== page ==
In Lee v Sixth Mount Zion Baptist Church, Slip Op. (3rd Cir. 2018), the United States Court of Appeals for the 3rd Circuit affirmed a Pennsylvania federal trial court’s decision to grant summary judgment to a church in a breach of employment contract case. The trial court granted summary judgment to the church, even though the church was not moving for summary judgment but was only resisting the motion for summary judgment presented by the former pastor. The former pastor sued because he was terminated by the church twenty months into his twenty year written employment contract. The employment contract permitted termination for cause and for “material breach.” At the congregational meeting voting to confirm the employment contract, the pastor himself defined “material breach” as “not growing,” “stagnant,” “not a better place,” and “if he did not perform his duties well.” The church alleged it experienced a 39% decline in collections, a 32% drop in Sunday worship attendance, a 61% decrease in registered members, a doubling of church expenditures, and a decline in church “community outreach.” The pastor did not deny those facts but alleged his service was not the cause of those changes in the church. The pastor sought damages of more than $2,000,000 for the income lost in the unexpired term of the contract. The trial court granted summary judgment to the church because to resolve the case would, the trial court held, impermissibly entangle the court in determining whether Lee’s ministry as pastor was “adequate spiritual leadership” and “how that translates into donations and attendance.” Such inquiries, the Court held, would violate the First Amendment ministerial exception as explicated in Hosanna-Tabor Evangelical Lutheran Church v EEOC, 565 US 171 (2012) because the Court would entangle itself in a factual inquiry as to whether the church’s defenses were a pretext.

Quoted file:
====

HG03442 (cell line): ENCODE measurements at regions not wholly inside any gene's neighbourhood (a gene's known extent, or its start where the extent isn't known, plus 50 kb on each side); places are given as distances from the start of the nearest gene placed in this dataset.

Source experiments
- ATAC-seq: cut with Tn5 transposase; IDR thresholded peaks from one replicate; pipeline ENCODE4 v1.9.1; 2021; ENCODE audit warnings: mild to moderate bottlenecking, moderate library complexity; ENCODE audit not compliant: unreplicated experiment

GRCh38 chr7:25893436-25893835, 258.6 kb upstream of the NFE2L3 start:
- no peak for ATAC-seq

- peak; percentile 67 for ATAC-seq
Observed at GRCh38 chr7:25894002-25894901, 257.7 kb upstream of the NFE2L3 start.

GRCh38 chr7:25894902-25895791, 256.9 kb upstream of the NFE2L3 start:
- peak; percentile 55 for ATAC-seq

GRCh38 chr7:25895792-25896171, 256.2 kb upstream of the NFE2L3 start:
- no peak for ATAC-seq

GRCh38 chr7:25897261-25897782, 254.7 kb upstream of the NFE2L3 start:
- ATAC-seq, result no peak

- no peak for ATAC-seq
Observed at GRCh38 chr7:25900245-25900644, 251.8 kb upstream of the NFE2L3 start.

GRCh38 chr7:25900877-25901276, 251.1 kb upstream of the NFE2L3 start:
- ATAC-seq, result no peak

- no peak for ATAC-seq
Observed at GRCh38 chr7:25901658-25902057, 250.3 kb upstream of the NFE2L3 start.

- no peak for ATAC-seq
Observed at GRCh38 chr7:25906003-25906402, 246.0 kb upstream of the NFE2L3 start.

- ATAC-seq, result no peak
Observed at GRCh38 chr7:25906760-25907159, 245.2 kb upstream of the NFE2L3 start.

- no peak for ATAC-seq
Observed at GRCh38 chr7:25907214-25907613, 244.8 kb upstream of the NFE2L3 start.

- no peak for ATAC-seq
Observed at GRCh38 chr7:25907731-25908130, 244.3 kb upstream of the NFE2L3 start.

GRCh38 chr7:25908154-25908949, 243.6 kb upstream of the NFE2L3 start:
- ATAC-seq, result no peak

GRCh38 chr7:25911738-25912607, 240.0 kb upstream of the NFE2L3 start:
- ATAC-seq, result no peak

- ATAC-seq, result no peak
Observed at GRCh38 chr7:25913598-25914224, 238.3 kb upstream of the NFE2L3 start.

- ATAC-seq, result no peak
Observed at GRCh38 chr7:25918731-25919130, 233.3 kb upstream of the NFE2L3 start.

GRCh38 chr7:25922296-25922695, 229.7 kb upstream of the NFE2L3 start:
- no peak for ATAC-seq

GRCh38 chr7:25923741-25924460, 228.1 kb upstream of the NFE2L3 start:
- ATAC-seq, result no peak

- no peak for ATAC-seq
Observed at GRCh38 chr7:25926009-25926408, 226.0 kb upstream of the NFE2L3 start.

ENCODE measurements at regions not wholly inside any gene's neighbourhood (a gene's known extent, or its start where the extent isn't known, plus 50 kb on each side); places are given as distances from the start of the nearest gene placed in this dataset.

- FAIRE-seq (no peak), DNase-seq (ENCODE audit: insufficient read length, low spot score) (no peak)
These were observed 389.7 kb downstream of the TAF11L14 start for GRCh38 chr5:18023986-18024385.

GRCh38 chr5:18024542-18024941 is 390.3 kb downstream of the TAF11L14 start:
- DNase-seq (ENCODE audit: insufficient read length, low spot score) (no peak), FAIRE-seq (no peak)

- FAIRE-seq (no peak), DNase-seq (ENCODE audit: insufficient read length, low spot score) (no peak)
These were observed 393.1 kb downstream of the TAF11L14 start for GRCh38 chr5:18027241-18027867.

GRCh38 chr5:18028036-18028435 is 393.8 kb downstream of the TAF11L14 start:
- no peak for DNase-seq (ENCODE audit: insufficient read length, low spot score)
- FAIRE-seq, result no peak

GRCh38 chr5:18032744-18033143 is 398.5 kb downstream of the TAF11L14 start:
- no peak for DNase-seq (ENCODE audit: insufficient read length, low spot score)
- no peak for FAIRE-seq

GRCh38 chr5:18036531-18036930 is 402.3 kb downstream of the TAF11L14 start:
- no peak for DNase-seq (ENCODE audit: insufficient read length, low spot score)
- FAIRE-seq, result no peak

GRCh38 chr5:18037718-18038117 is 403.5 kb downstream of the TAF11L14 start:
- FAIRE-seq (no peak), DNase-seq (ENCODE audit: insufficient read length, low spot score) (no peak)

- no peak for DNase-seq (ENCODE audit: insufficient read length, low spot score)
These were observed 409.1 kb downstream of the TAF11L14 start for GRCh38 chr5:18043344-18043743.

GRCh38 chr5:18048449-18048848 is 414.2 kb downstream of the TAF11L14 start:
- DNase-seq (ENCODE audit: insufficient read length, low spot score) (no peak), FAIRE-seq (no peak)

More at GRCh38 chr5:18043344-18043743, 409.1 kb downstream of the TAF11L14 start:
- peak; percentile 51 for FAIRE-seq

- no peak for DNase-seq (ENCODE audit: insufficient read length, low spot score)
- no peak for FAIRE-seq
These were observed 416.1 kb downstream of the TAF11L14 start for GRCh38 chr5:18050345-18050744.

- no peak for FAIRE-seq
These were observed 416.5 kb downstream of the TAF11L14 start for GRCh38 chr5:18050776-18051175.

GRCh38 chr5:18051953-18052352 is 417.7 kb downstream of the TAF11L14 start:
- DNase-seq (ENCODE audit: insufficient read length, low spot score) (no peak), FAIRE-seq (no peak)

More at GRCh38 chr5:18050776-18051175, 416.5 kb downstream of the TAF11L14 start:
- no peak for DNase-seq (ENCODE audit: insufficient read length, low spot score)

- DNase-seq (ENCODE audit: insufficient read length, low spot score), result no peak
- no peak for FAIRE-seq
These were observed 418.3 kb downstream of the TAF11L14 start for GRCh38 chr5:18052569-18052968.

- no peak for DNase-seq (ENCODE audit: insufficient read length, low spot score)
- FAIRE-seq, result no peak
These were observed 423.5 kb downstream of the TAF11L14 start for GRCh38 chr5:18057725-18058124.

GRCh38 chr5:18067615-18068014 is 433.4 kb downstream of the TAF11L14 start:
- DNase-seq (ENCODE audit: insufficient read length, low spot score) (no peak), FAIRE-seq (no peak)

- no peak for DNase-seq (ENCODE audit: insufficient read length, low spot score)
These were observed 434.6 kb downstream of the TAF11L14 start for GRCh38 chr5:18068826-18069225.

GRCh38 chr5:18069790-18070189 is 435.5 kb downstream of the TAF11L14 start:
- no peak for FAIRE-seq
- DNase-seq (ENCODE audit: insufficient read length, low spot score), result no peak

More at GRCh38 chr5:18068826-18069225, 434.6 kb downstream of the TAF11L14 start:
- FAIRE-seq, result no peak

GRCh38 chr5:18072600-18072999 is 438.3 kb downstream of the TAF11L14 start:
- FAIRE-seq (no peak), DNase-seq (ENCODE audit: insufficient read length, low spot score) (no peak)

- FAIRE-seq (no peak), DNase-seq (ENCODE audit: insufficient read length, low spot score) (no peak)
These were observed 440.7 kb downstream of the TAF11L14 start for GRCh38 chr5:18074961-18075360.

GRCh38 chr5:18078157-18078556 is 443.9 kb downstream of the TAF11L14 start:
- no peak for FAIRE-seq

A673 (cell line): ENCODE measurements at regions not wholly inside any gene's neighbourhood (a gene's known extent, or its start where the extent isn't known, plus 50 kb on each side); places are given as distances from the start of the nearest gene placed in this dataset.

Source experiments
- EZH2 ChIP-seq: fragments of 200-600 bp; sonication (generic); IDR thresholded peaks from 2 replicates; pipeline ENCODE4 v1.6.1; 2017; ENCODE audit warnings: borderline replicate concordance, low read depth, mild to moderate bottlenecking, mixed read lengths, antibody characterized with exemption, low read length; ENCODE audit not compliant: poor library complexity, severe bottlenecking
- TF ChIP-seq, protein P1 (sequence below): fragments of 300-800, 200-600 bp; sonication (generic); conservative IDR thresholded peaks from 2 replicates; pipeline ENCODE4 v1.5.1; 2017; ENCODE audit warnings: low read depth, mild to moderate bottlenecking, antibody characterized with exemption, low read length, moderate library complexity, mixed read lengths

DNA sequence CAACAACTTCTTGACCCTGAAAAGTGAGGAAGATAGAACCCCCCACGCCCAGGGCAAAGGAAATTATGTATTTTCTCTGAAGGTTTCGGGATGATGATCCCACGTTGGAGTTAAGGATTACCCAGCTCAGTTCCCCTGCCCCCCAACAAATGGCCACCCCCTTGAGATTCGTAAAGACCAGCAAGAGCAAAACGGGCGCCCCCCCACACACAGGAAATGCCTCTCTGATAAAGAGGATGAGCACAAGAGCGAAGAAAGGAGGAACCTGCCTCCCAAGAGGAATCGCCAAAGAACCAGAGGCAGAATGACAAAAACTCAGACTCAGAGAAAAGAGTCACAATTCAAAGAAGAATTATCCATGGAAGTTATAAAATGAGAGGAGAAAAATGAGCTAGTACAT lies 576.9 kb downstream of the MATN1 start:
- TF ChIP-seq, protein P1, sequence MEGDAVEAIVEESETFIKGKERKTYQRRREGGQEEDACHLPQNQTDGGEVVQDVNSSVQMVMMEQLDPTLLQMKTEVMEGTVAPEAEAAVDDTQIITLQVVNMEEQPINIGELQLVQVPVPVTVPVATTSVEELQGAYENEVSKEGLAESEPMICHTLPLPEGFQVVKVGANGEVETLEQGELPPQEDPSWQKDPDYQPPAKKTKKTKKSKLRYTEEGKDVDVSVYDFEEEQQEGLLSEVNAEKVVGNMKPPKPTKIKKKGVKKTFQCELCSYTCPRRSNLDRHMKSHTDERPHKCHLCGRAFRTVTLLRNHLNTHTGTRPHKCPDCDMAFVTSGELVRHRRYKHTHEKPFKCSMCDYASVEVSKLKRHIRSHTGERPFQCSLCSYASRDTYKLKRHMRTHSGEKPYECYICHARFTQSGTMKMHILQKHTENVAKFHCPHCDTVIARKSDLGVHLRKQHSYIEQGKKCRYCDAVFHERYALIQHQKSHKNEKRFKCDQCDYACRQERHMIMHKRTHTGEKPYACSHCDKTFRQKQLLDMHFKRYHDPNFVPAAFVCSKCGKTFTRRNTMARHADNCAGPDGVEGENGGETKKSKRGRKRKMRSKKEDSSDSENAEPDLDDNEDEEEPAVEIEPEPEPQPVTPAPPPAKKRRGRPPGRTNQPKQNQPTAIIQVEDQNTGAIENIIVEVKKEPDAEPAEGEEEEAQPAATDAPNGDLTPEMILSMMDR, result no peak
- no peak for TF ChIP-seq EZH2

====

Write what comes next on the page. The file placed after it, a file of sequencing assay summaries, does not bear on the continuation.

There are lessons here from two perspectives. The pastor probably should not have agreed in a congregational meeting to define “material breach” as he did. This undoubtedly created a high expectation too early in the relationship and a numerical metric both of which would fluctuate subjectively and objectively in the short term while the contract was designed for a long term. The church maintained its options by incorporating the church bylaws as a material term in the employment contract which required that the pastor provide “spiritual leadership,” a role a secular court cannot evaluate.